Every day customers interact with brands and choose where to spend their money. The decision to shop at one store over another often comes down not to price or location, but to how satisfied they feel with the brand and customer service.
Despite the level of competition across most markets, consumers are still likely to stay loyal to a particular brand or company if they feel appreciated and well looked after. Whether they are spending money on food for the week or looking to upgrade their mobile phone, they will probably choose to shop at a place they believe matches their personal values.
Success as a brand, therefore, often comes down to effective marketing and intensive research. Companies need to know both what their customers want and how to convey that they can offer what is wanted.
Excellent marketing is half the reason why people identify as either Apple or Android users, or boycott certain brands in favour of others. Yes, competitive pricing comes into it, but largely people want to feel part of a community.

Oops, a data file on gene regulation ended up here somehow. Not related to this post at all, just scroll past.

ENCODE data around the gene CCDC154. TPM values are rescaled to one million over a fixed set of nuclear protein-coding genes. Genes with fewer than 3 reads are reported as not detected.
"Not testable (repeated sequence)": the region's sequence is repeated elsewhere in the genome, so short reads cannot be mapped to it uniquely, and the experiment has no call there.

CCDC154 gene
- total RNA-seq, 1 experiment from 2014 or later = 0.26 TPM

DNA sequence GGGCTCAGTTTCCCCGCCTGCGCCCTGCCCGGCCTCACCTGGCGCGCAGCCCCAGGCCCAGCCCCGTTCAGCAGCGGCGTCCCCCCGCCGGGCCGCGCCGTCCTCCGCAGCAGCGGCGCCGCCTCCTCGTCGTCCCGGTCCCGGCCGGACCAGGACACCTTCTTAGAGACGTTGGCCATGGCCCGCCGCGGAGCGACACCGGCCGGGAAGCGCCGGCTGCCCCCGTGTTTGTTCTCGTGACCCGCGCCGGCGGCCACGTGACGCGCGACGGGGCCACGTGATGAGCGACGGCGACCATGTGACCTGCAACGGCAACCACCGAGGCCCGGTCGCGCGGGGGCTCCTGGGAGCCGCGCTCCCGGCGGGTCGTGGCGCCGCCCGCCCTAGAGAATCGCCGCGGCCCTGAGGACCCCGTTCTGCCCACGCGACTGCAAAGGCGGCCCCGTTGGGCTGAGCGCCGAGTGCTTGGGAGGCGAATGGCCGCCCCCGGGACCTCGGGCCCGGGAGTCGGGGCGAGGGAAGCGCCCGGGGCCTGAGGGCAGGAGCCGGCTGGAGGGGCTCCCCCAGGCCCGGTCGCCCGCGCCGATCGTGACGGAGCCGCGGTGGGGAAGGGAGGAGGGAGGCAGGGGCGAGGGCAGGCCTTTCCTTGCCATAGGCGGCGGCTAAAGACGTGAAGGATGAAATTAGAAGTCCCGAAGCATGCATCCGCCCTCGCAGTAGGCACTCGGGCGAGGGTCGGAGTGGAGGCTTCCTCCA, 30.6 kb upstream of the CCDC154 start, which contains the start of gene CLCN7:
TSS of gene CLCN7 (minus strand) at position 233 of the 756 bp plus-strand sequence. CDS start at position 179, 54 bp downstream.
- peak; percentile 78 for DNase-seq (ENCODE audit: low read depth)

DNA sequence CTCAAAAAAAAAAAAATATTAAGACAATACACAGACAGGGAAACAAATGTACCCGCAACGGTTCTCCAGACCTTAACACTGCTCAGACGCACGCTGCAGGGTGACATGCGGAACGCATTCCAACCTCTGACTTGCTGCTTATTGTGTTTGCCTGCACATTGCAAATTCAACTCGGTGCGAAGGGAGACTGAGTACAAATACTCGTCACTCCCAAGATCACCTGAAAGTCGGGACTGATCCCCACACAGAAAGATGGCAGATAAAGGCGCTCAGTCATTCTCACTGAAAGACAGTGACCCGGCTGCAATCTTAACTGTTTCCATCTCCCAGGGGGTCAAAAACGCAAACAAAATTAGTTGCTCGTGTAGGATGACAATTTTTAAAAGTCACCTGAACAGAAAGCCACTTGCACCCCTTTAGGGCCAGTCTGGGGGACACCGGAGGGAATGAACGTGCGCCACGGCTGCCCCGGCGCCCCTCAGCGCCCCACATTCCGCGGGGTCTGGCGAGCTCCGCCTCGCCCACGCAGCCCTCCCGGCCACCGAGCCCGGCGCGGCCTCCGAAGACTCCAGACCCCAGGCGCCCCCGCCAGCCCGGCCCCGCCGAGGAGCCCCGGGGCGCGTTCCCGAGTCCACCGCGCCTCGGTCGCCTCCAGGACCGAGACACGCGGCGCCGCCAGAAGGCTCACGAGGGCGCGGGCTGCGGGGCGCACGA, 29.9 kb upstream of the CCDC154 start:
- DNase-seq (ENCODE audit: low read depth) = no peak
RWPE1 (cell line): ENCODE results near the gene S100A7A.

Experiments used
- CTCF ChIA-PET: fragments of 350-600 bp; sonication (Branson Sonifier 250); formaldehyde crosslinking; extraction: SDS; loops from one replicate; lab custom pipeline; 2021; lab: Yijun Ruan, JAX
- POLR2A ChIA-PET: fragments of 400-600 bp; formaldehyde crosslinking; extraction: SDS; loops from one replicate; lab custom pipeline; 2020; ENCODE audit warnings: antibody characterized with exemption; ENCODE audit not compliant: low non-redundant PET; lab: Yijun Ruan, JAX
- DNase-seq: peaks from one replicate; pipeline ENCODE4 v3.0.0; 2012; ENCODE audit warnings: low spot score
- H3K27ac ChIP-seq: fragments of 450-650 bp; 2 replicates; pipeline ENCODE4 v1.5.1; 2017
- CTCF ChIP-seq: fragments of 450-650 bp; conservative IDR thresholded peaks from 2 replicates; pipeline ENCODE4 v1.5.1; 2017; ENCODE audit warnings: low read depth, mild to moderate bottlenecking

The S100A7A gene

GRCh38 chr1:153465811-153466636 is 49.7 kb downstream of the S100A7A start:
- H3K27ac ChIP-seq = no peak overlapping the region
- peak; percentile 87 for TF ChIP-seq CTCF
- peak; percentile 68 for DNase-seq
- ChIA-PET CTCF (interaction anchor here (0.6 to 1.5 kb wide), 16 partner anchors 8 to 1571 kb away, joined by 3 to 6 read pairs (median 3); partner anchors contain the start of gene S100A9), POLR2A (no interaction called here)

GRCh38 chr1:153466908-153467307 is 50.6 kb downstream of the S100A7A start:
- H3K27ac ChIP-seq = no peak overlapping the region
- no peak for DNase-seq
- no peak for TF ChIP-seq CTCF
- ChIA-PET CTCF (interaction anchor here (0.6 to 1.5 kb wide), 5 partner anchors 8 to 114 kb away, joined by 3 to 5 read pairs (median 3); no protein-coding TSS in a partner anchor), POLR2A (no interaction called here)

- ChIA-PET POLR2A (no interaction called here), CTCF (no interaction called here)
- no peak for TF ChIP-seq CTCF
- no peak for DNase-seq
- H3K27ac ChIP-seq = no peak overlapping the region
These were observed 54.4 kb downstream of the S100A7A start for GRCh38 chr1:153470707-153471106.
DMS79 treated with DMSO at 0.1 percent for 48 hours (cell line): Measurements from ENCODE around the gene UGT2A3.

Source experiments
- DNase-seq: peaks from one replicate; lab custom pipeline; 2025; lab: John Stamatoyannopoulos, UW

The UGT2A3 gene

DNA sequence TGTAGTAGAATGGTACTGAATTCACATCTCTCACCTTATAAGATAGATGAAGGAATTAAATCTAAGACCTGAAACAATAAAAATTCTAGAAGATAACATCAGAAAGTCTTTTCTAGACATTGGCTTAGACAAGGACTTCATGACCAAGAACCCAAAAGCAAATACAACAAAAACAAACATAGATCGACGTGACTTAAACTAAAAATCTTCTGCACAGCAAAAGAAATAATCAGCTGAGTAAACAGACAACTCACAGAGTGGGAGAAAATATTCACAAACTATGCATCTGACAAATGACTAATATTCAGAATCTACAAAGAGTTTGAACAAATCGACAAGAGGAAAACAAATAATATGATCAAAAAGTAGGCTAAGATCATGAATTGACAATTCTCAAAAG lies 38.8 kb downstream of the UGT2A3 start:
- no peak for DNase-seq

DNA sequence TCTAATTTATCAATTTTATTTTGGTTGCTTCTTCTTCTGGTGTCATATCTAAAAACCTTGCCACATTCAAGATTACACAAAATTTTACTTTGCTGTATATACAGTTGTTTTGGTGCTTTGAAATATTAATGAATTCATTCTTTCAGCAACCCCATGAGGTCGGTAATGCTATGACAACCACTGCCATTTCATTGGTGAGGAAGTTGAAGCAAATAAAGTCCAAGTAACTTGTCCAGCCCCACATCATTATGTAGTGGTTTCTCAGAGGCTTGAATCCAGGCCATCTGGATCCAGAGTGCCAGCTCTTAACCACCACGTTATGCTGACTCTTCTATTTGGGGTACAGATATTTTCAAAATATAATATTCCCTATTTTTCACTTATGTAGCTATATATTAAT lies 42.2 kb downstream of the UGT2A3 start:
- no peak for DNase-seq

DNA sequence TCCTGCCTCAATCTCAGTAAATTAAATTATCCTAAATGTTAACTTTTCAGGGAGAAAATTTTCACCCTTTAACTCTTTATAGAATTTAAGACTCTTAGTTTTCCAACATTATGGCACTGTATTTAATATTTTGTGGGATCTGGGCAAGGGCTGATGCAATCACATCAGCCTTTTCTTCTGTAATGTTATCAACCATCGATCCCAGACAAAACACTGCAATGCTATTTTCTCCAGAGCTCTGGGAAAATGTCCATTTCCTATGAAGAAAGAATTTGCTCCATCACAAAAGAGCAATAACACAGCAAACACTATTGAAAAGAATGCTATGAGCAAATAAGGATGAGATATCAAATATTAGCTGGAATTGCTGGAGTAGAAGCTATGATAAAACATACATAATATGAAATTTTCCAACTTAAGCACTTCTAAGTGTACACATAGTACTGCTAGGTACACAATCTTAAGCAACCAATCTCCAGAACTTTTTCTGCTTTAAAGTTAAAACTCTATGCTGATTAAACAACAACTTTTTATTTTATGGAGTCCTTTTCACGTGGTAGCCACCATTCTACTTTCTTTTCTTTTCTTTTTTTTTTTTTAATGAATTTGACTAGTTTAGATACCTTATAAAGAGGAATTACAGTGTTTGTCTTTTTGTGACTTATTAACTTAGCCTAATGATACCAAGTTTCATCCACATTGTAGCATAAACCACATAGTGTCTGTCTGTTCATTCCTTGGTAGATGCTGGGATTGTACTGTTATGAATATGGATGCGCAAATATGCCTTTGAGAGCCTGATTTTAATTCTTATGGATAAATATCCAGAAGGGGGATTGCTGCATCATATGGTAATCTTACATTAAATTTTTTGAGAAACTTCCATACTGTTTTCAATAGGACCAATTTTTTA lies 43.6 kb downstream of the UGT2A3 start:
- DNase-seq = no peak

Often the product doesn't change, but the feeling associated with a particular brand does. For example, the supermarket and a local butcher may stock exactly the same meat. However, some people will feel loyal to the butcher and always buy direct, while others will feel loyal to the supermarket chain.
So how can brands encourage loyalty and form meaningful connections with their consumers?
One piece of the puzzle is to understand the difference between telling and selling. Some businesses tell their customers about a product, merely describing its purpose and providing a bland overview of its design and origin. Other businesses, however, sell the product by highlighting how it will add value to the customer's life. And the only way they can truly sell a product in this way is if they understand their customer's preferences.
As the old saying goes, knowledge is power. The better you understand your customers and target market, the better you can create powerful sales campaigns and brand awareness. Fortunately, researching your customer's needs is the easy part. By conducting a simple customer feedback survey, you can find out more about your buyers and quickly identify opportunities for improvement.